Nordea told us they calculate the loan amount based on our ability to afford interest rates of 5%. So far with the recently rising one year Euribor, our mortgage would have gone up 4 euro per month if we were on a flexible euribor loan.

As for alcoholics being cured with more alcohol. The ECB method is to provide more beer with less alcohol - or something like that.

HousingFinland said...

"Nordea told us they calculate the loan amount based on our ability to afford interest rates of 5%"

And you believe them?

Andrew said...


Not sure what you are getting at.

5% is not a very high interest rate. We already pay 1.96% My mortgage in NZ was 9.38% with base rates at 8.25% in 2008.

We dont have a very big mortgage but they absolutely refused to give us more.

HousingFinland said...


I don't follow you too - are you suggesting that lending in Finland is pretty strict having in mind that current price especially in the Helsinki region are disconnected with real income, the fact that loan growth is still robust...

Not only I have seen around me people getting credit in a very easy fashion and I have not encountered a single perso whose mortgage application was rejected.

This will change when price start they downturn, since bank will take into account future depreciation as opposed of stability or growth as foreseen today.

Andrew said...


I have no idea about lending in Finland. I have practical experiences with Nordea.

You seem very confused however. ECB policies enable banks in Finland to have easy lending terms. Your own quotes show that Trichet is happy to ensure lending continues. Indeed he is worried it does not continue sufficiently. He is doing all he can to ensure credit is easily available.

In your confusion you praise him and condemn me.

You are saying something will definately happen while your hero says he will do all he can to loosen lending further to prevent it.

HousingFinland said...

"Your own quotes show that Trichet is happy to ensure lending continues"

Lending is needed - if it was not I think we would not be chatting as of today. In 2008, the market explored shortly this aspect, the outcome could have been terrifying.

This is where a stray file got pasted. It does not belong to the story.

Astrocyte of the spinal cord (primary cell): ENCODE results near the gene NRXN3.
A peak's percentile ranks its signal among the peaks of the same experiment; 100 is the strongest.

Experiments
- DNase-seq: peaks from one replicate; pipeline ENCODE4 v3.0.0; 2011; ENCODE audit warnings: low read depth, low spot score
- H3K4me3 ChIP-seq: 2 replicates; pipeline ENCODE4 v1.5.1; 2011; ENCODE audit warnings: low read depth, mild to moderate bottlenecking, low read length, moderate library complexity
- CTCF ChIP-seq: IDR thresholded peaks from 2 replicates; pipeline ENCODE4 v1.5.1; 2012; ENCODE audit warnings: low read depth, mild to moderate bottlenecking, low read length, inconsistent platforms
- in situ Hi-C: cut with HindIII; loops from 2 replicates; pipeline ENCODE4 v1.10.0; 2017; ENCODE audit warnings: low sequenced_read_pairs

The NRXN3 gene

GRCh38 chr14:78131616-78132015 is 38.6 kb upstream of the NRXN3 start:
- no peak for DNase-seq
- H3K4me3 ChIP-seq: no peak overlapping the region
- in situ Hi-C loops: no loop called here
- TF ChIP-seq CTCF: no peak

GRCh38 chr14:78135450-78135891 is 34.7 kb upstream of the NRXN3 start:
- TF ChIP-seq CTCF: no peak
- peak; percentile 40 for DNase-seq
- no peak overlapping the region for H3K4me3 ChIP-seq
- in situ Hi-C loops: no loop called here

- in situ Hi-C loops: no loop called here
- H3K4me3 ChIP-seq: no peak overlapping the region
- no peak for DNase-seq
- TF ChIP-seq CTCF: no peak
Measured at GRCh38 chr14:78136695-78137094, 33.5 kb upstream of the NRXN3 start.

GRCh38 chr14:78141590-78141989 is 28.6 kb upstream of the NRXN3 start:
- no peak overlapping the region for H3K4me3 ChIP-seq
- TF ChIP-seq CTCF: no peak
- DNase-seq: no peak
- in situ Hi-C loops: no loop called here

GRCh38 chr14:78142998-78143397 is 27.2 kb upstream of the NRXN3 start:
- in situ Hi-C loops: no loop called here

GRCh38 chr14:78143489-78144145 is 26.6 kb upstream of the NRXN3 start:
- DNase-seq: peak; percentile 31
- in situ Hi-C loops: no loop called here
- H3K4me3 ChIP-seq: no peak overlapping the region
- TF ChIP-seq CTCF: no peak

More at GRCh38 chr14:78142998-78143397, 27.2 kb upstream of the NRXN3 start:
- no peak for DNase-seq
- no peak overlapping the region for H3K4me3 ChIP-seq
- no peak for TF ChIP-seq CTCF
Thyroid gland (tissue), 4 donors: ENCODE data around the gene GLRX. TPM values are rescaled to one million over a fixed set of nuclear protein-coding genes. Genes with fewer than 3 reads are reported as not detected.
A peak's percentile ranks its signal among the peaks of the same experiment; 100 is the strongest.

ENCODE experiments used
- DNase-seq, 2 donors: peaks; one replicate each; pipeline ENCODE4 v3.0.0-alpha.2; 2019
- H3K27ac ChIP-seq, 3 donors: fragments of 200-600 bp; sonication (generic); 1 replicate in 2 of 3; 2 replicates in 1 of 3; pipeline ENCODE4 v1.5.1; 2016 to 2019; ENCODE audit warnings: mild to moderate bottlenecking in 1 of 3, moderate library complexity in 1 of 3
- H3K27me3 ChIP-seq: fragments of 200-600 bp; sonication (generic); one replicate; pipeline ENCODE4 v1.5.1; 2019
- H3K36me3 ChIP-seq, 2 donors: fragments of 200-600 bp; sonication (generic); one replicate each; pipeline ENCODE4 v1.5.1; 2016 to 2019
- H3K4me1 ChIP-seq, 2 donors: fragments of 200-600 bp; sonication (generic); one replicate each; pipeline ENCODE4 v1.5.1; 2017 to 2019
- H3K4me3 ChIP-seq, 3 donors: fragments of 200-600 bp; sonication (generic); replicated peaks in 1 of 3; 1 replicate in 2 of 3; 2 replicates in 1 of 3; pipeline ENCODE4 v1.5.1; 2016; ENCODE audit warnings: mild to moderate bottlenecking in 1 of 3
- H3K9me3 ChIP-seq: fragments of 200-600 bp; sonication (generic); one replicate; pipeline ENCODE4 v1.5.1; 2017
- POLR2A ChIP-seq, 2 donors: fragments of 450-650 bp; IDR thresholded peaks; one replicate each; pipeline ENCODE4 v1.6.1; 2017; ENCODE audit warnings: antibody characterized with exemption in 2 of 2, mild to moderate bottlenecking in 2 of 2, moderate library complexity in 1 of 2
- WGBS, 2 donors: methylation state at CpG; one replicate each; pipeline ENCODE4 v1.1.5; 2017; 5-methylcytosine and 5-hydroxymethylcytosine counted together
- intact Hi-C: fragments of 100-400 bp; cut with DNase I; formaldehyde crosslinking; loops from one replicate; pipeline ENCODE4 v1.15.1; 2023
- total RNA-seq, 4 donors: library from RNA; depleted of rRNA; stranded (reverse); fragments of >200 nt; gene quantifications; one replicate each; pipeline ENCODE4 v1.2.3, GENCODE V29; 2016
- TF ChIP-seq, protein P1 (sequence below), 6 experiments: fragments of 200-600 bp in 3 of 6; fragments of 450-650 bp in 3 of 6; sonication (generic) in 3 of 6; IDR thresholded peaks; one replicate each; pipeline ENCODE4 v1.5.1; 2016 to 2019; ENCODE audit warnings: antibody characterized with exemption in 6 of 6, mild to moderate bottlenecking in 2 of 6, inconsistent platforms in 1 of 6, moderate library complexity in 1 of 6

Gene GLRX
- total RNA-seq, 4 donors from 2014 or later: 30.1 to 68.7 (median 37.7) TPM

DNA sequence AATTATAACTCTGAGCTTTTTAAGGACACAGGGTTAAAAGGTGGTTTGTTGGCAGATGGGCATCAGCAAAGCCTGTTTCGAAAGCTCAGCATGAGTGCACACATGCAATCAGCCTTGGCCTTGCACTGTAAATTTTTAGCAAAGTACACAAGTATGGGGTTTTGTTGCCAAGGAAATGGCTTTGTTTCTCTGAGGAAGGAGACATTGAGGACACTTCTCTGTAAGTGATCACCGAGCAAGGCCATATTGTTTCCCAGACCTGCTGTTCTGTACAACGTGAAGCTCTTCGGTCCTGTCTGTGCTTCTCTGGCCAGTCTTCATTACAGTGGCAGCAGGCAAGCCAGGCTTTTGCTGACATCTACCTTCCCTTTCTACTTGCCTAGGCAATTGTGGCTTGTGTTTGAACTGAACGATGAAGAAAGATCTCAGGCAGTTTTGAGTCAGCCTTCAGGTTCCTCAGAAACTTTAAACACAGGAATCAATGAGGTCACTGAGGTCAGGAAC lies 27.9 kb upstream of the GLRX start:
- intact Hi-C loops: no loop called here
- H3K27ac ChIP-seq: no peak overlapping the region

So the ECB and other banks did in a very short time what central banks should not do in the longer time. Keeping rates that low and buying government bonds.

And again lending but to whom? - I think the confusion, we may have is that lending to the private sector - to the company that have sound business is necessary and needed.

Lending to speculators, to people who are ready to work for over 30 years for an overvalued asset - this is bad and this is exactely where I think it is crazy.

Today in the ECB conference, it was highlighted that lending to private sectors is still growing while lending to corporate is still shrinking - and that is where the ECB is hitting at .. definetly not what you are implying.

I think you are making a gross mistake by thinking the ECB will do whatever it can to keep asset price hight and support them at unsustainable level.

If you look at the US market the housing bubble has deflated and price has reach 2002 level where the credit bubble started and most probably will continue to decline until the mid 1990's level.

I think we should make another bet and see how the housing price will be in 2 years time. My view is that there will be between 30-40% lower than they are today inflation adjusted.

At the end, people behave like a hord, they follow the trend and it's up it goes up until tipping poing and when its reverse , the down trend start. An important feature is that the trend up is generally long and start slowly while the trend down reached its bottom very fast. That is why I am suggesting a fast drop, a matter of 1 or 2 years.

So what is the downside risk? that price don't fall and go higher :-) think about it.

Andrew said...


I dont think i have ever said the ECB will do all it can to keep assets prices high but i have mentioned the 60billion that was allocated to mortgage lending in june 2009 and reported that Trichet is commmitted to ensuring lending continues and inflation keeps rising and we now have his comments about supporting the banks and providing liquidity.